Jesse Walker already explained all the reasons why a libertarian or Randian should reject Ryan: bad on civil liberties and military spending and policy, immigration, drugs, indefinite detention, and even despite the exaggerated reputation for budget sense, bad on many important budget-busting votes. Buzzfeed made much hay over finding two people from libertarian-identified D.C. think tanks to say nice things about him (in the fiscal context), but that far from supports their misleading headline "Libertarians--Finally--Embrace the Republican Ticket."

Ryan, from his twisty TARP endorsement, is the worst sort of Rand villain: a man whose knowledge and understanding embrace free markets, but who traduces them for reasons of phony "practicality" or belief that one has to go against one's values to defend them. This is especially disappointing for a man who told me in a quote from that interview in 2009 I didn't use in the article that "I think the practical arguments are considered the political path of least resistance and easier to make politically and always in the short term the preferred option. I am of the belief now that's totally insufficient."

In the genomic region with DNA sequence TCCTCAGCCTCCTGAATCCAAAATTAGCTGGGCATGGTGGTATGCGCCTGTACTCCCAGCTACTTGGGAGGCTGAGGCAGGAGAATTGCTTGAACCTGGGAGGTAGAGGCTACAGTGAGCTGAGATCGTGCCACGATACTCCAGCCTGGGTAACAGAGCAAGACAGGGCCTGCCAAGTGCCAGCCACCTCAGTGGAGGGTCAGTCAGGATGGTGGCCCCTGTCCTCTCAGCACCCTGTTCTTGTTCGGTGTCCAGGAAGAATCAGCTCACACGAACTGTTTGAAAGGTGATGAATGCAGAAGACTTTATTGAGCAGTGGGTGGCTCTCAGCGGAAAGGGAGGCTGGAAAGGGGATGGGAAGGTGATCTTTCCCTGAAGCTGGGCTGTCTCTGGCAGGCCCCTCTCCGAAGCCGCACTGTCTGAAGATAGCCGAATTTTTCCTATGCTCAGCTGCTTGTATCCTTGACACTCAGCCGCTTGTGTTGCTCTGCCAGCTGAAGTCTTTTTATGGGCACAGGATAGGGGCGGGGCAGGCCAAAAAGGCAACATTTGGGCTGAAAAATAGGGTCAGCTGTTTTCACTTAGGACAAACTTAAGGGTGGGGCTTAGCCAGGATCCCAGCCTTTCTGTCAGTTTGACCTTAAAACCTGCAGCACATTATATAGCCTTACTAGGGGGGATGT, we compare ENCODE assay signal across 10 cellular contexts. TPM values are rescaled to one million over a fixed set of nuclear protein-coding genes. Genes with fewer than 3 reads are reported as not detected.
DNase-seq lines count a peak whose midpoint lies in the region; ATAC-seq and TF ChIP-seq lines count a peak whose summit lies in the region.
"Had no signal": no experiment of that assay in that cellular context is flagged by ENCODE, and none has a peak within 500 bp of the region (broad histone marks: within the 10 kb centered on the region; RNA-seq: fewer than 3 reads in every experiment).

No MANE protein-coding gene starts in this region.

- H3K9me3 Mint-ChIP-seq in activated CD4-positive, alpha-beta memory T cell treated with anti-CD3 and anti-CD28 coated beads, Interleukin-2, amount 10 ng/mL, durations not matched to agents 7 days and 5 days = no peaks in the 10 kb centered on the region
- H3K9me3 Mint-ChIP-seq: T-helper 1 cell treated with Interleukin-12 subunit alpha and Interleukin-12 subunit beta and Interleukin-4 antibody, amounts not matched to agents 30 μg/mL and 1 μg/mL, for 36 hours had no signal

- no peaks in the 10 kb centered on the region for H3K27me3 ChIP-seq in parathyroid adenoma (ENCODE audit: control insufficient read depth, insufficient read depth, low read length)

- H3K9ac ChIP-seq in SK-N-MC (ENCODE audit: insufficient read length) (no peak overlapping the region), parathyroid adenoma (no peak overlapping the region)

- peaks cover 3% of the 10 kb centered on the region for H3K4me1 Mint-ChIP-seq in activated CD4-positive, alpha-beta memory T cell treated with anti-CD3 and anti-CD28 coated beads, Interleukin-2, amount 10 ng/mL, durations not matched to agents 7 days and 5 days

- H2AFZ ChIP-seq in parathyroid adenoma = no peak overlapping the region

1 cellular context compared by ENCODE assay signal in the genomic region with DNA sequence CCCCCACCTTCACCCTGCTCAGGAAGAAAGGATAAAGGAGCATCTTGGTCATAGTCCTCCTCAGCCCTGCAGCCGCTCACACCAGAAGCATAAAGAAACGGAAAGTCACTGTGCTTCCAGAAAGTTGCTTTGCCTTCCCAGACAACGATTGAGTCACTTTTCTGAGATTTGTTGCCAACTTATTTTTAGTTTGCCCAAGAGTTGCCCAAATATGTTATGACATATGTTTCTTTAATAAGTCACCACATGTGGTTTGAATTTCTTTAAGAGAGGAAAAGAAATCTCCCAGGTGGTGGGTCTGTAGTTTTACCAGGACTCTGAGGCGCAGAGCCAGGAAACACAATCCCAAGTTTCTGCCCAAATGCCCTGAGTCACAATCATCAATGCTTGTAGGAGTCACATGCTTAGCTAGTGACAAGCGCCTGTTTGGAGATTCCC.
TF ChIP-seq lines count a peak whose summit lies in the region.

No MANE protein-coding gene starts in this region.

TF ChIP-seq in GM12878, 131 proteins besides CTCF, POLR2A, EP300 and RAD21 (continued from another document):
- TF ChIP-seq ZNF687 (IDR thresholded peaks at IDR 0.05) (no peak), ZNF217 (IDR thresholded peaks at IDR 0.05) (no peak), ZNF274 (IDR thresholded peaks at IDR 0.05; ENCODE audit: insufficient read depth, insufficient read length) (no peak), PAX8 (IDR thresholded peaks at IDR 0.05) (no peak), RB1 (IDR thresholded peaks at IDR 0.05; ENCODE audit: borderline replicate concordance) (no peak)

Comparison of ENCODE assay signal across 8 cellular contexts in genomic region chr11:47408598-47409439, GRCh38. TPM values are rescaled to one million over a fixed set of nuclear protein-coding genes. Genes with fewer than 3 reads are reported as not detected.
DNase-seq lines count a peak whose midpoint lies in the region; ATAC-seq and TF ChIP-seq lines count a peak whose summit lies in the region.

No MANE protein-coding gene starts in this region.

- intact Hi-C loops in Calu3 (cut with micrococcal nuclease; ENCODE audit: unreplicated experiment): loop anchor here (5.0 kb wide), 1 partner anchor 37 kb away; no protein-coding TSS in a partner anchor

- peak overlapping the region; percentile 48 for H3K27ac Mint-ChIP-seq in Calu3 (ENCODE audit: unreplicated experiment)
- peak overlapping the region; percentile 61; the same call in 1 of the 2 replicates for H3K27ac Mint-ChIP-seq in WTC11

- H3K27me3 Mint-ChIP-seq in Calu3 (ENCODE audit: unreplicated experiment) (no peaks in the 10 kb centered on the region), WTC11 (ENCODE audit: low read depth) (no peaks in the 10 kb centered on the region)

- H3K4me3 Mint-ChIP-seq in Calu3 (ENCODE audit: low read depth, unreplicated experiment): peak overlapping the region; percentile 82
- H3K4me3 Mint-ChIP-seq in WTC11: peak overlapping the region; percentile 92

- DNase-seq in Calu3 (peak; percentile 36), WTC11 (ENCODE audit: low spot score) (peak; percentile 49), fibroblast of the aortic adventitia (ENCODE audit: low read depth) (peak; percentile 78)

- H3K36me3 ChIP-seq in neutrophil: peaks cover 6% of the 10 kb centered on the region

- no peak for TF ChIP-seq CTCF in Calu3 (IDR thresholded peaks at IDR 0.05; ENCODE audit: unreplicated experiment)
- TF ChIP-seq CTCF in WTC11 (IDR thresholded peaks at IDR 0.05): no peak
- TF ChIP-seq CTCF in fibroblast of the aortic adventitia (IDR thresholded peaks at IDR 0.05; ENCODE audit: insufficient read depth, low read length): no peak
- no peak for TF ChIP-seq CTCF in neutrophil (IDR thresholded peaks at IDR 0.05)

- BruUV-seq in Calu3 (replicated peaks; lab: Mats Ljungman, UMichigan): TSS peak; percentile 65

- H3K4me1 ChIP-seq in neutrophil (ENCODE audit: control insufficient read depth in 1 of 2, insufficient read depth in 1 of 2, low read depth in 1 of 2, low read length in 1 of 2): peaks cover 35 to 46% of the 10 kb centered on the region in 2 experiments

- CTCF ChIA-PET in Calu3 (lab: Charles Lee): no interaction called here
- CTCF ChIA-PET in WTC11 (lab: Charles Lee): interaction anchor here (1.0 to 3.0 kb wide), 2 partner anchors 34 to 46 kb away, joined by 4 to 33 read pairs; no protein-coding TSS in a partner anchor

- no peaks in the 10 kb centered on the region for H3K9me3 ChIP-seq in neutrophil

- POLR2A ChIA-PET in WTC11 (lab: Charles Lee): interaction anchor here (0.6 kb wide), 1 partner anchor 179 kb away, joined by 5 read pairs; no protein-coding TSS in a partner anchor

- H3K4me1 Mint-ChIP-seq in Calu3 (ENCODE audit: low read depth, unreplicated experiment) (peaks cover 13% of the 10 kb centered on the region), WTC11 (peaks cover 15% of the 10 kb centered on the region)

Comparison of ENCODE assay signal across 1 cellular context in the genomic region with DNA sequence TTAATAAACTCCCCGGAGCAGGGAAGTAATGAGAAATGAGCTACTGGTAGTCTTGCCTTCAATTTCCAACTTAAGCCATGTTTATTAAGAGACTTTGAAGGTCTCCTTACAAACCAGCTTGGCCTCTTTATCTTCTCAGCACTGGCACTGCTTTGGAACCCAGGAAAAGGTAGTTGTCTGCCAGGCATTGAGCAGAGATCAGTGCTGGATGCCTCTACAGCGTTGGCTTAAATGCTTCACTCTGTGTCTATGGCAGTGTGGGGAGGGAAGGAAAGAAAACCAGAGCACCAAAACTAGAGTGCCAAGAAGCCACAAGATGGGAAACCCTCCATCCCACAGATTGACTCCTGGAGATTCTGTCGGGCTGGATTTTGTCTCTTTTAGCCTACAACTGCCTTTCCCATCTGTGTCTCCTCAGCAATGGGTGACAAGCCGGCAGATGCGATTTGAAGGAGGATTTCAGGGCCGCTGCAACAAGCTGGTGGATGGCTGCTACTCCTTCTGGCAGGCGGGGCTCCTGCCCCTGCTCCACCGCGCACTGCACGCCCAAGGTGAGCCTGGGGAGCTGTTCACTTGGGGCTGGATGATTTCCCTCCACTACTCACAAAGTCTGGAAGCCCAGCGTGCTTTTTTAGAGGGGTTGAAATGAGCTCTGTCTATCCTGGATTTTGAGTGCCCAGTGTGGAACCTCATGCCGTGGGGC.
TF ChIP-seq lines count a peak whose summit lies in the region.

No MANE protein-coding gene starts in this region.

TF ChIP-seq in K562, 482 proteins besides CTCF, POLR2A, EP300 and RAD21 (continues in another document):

Alas, making a moral case for capitalism--which is the same as the moral case for human liberty--requires a voting record that shows an actual belief in the notion that government has, if any, only the powers that the individual can rightly grant them. That's the power to defend one's individual right to life and justly acquiered property. That does not include many, many things Ryan as congressman has supported, from TARP to Medicare Part D to auto bailouts (as un-Randian as you could imagine, as Conor Friedersdorf noted in his article rightly dubbing Ryan a Rand villain) and the Patriot Act. 

There is another Ayn Rand-admiring politician on the scene, the last man standing running against Mitt Romney. His name is Ron Paul, and he rightly saw even Ryan's alleged fiscal toughness as not nearly good enough. Paul was right, and serious conservatives or libertarians who are cheering the Ryan pick are wrong.

Something else Ryan said to me in my 2009 interview with him that didn't make the article will undoubtedly be the mantra of those of libertarian sympathies who will say good things about the Ryan choice: "You don't get perfect choices in politics, but you have to get in the arena and fight and make choices as best as possible and going in the right direction."

I can't be excited enough, as a Rand fan and libertarian, about Ryan to even think a choice of him is the "right direction," for the reasons Walker detailed. Rob Lowe may be right, as he so often is, that loving Rand is no disgrace. But saying you love Rand and having the political career of Paul Ryan is.

Ryan appears in this Reason.tv video on Rand:

My defense of Ayn Rand's enduring value on her centennial. My 2007 book Radicals for Capitalism tells the story of Rand's life and work at length in the context of libertarian intellectual history.